Canna~Fangled Abstracts

Modulatory effects by CB1 receptors on rat spinal locomotor networks after sustained application of agonists or antagonists.

By June 27, 2015 No Comments
2015 Jun 27. pii: S0306-4522(15)00586-2. doi: 10.1016/j.neuroscience.2015.06.045. [Epub ahead of print]

Abstract

PM 1aSustained administration of cannabinoid agonists acting on neuronal CB1 receptors (CB1Rs) are proposed for treating spasticity and chronic pain. The impact of CB1Rs on mammalian locomotor networks remains, however, incompletely understood. To clarify how CB1Rs may control synaptic activity and locomotor network function, we used the rat spinal cord in vitro which is an advantageous model to investigate locomotor circuit mechanisms produced by the local central pattern generator. Neither the CB1 agonist anandamide nor the CB1R antagonist AM-251 evoked early (<3 h) changes in mono or polysynaptic reflexes or in locomotor rhythms. Application of anandamide (24 h) significantly decreased the ability of dorsal root afferents to elicit oscillatory cycles, and left synaptic responses unchanged. Similar application of LY 2183240, or JZL 184, inhibitors of endocannabinoid uptake processes, produced analogous results. Application of the antagonist AM-251 (or rimonabant) for >3-24 h largely impaired locomotor network activity induced by dorsal root stimuli or neurochemicals, and depressed disinhibited bursting without changing reflex amplitude or inducing neurotoxicity even if CB1R immunoreactivity was lowered in the central region. Since CB1R activation usually inhibits cAMP synthesis, we investigated how 24 h application of anandamide or AM-251 affected basal or forskolin-stimulated cAMP levels. While anandamide decreased them in an AM-251 sensitive manner, AM-251 per se did not change resting or stimulated cAMP. Our data suggest that CB1Rs may control the circuit gateway regulating the inflow of sensory afferent inputs into the locomotor circuits, indicating a potential site of action for restricting peripheral signals disruptive for locomotor activity.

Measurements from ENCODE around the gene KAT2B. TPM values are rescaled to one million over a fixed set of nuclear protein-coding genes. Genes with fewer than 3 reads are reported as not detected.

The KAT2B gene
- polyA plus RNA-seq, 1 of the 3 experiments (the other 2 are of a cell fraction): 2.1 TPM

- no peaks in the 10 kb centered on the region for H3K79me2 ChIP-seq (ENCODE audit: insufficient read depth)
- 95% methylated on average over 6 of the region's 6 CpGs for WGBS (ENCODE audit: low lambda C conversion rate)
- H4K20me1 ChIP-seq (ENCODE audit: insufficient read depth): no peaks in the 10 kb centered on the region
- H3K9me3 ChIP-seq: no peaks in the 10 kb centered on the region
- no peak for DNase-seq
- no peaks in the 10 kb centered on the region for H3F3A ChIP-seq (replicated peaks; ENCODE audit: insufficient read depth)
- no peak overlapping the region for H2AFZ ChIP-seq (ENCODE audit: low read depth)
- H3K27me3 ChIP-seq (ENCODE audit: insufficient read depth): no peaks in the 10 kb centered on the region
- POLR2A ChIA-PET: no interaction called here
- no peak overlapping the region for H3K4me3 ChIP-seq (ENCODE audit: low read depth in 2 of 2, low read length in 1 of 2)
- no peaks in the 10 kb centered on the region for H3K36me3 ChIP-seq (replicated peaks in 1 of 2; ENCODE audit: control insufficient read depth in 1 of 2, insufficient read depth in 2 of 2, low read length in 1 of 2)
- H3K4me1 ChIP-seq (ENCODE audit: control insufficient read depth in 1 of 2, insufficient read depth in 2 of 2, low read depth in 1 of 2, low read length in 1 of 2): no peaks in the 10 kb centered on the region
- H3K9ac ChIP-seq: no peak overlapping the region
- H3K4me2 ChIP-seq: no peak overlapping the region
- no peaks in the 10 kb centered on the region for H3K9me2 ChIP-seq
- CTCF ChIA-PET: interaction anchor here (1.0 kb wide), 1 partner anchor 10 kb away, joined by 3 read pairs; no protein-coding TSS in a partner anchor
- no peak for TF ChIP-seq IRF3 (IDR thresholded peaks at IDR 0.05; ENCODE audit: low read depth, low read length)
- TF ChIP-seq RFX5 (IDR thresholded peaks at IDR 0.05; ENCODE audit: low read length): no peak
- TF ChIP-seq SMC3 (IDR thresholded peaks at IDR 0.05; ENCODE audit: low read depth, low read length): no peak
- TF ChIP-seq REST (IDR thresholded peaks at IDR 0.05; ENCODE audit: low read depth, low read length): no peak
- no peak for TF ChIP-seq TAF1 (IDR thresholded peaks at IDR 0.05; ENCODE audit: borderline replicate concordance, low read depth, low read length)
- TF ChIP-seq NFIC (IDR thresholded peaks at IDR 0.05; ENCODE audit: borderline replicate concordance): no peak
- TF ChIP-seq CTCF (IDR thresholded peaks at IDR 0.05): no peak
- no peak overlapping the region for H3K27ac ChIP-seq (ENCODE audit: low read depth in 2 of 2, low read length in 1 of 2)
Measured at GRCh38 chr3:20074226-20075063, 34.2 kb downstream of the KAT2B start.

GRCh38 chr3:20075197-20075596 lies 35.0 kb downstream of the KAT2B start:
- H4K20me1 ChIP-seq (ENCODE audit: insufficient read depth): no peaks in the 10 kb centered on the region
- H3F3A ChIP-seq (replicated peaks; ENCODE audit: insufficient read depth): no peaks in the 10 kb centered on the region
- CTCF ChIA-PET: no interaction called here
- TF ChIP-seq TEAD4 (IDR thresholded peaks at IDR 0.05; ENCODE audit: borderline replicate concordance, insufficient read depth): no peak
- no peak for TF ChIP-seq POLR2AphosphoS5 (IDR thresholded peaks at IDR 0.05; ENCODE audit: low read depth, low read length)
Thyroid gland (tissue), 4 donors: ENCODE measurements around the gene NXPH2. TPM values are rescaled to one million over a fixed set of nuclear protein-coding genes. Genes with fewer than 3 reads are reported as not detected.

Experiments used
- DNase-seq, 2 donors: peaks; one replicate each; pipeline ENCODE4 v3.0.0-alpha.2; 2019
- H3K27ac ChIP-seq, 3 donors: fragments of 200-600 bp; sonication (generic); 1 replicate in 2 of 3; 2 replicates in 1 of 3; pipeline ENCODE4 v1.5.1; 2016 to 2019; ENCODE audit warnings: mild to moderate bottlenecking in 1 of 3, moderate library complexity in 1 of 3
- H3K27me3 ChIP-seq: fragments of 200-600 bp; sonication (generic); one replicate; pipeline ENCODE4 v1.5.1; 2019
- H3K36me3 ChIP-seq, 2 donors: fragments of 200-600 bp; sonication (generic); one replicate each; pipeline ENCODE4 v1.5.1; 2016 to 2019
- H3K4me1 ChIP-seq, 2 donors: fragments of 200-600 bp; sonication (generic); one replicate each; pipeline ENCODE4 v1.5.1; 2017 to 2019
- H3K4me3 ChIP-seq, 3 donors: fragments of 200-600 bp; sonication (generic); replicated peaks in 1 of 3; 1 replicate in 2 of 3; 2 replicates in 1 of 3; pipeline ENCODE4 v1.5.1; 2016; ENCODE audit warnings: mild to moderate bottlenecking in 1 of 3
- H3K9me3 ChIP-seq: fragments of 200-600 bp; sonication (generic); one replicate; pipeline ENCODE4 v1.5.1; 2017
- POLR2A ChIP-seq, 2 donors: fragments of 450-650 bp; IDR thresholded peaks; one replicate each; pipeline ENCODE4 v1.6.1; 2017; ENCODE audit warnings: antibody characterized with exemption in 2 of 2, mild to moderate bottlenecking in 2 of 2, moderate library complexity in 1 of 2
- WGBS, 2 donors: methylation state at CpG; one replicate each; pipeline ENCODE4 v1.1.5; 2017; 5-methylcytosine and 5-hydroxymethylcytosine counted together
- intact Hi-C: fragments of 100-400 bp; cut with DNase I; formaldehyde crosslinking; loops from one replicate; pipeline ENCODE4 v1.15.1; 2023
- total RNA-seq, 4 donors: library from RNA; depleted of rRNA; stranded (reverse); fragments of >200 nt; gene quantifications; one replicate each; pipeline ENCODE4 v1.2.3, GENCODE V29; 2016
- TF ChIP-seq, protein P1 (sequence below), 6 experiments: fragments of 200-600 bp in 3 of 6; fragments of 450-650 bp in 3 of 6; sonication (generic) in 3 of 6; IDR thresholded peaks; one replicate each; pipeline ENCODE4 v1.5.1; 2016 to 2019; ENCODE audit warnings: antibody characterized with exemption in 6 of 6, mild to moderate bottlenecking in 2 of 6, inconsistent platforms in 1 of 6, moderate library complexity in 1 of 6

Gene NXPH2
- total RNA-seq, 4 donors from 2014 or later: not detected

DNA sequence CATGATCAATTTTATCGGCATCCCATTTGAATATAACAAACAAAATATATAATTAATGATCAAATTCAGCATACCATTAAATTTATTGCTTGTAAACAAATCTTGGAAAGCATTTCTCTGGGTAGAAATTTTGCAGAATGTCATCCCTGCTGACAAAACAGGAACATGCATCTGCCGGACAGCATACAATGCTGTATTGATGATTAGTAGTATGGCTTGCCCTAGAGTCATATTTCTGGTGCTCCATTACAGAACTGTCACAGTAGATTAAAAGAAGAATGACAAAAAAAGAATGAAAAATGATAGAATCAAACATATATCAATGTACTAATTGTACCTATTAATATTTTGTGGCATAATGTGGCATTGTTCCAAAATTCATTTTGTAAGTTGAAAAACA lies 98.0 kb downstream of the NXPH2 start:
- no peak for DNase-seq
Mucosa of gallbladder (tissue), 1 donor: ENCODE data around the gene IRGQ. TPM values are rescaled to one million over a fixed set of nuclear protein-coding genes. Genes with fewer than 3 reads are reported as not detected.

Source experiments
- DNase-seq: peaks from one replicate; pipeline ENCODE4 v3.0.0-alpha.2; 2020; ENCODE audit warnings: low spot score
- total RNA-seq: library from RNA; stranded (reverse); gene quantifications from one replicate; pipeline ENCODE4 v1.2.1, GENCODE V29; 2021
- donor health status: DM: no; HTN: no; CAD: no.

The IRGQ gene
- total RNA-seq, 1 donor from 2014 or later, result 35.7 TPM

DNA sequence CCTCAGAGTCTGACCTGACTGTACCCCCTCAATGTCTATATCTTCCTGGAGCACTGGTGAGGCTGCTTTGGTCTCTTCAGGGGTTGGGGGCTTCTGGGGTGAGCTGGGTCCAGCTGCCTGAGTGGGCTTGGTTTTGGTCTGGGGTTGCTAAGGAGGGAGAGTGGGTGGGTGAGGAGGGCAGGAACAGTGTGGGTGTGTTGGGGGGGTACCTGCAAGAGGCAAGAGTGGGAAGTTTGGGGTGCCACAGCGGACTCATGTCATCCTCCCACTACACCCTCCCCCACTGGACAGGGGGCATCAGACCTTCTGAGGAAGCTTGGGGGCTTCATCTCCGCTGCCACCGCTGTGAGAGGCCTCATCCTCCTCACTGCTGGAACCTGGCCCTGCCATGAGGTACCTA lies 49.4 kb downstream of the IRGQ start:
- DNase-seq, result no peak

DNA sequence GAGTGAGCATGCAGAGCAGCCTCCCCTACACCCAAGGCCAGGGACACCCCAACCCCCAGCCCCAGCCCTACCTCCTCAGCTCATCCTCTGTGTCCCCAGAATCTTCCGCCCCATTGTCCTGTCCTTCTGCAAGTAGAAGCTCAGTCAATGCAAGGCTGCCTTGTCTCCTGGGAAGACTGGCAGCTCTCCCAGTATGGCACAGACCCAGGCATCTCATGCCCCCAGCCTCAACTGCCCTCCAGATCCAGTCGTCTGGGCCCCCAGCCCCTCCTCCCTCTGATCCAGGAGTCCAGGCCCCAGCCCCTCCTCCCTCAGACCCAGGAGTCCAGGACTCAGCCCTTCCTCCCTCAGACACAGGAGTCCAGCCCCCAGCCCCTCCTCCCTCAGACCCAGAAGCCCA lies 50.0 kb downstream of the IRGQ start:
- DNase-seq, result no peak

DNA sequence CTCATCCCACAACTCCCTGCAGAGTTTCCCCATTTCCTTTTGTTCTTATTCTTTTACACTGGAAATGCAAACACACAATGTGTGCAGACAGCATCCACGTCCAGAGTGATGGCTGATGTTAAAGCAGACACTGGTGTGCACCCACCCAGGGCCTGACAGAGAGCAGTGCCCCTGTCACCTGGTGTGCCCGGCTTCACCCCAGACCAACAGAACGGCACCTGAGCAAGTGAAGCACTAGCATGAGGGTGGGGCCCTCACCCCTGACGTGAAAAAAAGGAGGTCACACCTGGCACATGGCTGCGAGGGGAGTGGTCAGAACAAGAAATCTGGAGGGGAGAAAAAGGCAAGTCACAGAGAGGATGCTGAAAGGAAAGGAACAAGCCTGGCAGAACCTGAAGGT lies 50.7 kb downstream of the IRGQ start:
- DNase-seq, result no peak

Copyright © 2015. Published by Elsevier Ltd.

KEYWORDS:

AM-251; Anandamide; Cannabinoid receptor-1; Endocannabinoids; Fictive locomotion; cAMP

PMID:

 

26126926

 

[PubMed – as supplied by publisher]
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